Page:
It was a tough night for the champions of Strikeforce's light heavyweight and women's welterweight division Saturday in Columbus, Ohio.
One of them, women's 135-pound champion Marloes Coenen, managed to hang on to her belt -- just barely. She was easily matched for one round and dominated for two against the fearless, less-experienced Liz Carmouche, before finally using a sizable height advantage to submit the first challenger to her title.
The other, light heavyweight champion Rafael "Feijao" Cavalcante, gave too much space to his first challenger, perennial contender Dan Henderson, and found himself looking at the lights in the third round after drawing first blood with a big punch in the opening frame.
So Coenen is now teed up for a second title defense, against Meisha Tate, and "Feijao" makes the trip back to his native Brazil without his belt. Both go back to the drawing board.
Here's a closer look at the fallout from Saturday's event:
Next up for the 40-year-old fighter is most likely a title defense against the winner of an April 9 bout between former champion Gegard Mousasi and Mike Kyle, who was earmarked as a possible contender during Saturday's broadcast. Muhammed "King Mo" Lawal is also on the list of contenders should he be victorious in a June fight against an opponent to be announced.
That's about it for credible threats to Henderson's crown in the next 12 to 18 months. Roger Gracie won't be ready anytime soon, and apart from the rematch circuit, there's not much out there at 205 pounds unless Strikeforce acquires more top-tier talent. That could mean one last trip to middleweight, where champ Ronaldo "Jacare" Souza waits. Winning the promotion's 185-pound title would be a great end to a decorated career.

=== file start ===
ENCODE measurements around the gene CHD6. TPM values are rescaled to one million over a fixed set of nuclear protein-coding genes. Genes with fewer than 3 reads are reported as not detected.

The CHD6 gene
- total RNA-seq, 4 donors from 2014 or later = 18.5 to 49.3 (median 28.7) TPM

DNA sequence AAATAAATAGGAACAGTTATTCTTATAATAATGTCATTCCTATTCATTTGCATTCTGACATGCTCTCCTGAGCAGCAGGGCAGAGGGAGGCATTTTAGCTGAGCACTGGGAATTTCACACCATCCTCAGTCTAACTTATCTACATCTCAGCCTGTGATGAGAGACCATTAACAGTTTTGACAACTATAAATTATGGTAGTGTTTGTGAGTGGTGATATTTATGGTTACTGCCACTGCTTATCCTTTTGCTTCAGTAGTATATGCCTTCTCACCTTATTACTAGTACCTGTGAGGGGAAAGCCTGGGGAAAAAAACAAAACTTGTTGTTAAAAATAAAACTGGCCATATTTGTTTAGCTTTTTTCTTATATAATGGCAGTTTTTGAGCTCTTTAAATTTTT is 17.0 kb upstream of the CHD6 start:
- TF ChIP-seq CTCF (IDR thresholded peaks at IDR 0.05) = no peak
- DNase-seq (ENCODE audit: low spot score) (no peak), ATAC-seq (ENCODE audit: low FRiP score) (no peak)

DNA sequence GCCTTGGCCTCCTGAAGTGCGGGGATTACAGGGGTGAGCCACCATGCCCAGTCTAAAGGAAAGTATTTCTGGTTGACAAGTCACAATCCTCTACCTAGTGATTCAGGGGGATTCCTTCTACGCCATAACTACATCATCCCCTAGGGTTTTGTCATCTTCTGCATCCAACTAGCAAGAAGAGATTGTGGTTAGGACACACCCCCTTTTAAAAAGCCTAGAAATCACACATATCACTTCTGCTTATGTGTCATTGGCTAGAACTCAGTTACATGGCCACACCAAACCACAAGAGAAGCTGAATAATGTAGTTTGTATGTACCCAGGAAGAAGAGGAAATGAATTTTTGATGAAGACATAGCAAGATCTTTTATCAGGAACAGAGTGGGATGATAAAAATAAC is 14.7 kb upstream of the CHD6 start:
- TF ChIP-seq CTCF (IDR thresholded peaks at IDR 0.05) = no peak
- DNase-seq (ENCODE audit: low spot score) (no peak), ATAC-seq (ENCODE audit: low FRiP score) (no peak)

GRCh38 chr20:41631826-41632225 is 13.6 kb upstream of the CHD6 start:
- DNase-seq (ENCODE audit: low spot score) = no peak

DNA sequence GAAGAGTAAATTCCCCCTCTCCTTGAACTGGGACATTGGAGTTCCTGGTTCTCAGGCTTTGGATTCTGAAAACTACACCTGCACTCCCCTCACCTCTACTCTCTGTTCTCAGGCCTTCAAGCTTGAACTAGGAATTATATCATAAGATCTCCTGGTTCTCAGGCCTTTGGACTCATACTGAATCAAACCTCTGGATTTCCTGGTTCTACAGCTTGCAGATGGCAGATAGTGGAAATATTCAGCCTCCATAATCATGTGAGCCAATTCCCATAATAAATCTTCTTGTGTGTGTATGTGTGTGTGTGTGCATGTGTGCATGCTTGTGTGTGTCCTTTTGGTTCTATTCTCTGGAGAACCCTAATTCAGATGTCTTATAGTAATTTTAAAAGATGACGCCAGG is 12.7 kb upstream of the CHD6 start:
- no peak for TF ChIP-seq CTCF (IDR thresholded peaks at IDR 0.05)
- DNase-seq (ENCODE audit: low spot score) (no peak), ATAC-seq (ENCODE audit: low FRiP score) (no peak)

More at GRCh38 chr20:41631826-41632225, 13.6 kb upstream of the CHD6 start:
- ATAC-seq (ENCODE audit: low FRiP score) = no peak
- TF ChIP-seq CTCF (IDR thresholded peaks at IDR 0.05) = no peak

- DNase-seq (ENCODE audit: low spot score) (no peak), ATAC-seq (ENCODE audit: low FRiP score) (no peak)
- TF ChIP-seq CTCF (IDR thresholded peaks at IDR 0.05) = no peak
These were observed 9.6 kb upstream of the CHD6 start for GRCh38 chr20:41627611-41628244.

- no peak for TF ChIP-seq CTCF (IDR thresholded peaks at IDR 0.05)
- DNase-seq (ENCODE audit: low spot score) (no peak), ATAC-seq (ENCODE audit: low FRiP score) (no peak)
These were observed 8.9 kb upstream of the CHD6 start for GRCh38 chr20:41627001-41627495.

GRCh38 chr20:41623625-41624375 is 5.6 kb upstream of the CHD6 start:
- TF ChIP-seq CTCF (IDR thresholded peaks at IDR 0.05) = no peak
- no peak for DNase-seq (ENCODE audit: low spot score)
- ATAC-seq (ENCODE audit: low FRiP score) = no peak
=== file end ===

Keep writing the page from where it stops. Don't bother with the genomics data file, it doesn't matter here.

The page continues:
Eventually, physics caught up to her. She made a tactical error when she opened herself to a triangle choke and tapped when she couldn't shuck the long legs of Coenen. But Carmouche certainly proved she was no gimme; the champ lay on the mat in exhaustion, aware she was fortunate to win.
"Liz is very, very talented, and she will be a champion someday," Coenen said at the post-fight news conference.
Should Carmouche continue to deliver the same type of performances, that day could come sooner than later. She's a tough matchup for several top 135-pound competitors, including Meisha Tate, who was supposed to fight Coenen before sustaining a knee injury. Thinking in the short term, a bout with Amanda Nunes is a great fight for the former Marine. Longer term, Alexis Davis and Shayna Baszler are good starts. Whoever's next, they know they're in for a fight.
Now that his first test is in the books, Masvidal can go to work in both the lightweight and welterweight divisions. He'll deliver exciting fights in both; I was told last week that the winner of Evangelista vs. Masvidal would get a crack at K.J. Noons, who's returning to the lightweight division after an unsuccessful bid at welterweight champion Nick Diaz's belt. Noons is expected to fight at Strikeforce's next major Showtime event, on April 9 in San Diego. That could be the time for Masvidal's coming-out party.
There could, of course, be extenuating circumstances that made Cavalcante look slower than usual. Maybe he had just prepared himself for a grueling five-round battle in the clinch and on the mat. Maybe Henderson simply prevented him from executing his game plan with superior wrestling and clinch work. Either way, he learned a lesson he might have already known had he possessed more experience going into the high-profile fight. Unfortunately, he had to learn the hard way.
As Strikeforce commentators pointed out during Carmouche's ground-and-pound party, it seemed Coenen wasn't aware that she could use the cage to initiate a reversal. She wasn't hurt by the punches, of course, and the referee thankfully abstained from a positional stoppage. But had Carmouche's punches been harder and more accurate, the belt would have changed hands once again. Coenen has got some work to do when she gets back to her home city of Amsterdam.
The California-based promotion can take him back to the minor leagues to regain his confidence against largely unheralded opponents, or take another chance by putting him against a mid-tier fighter who's coming off a loss.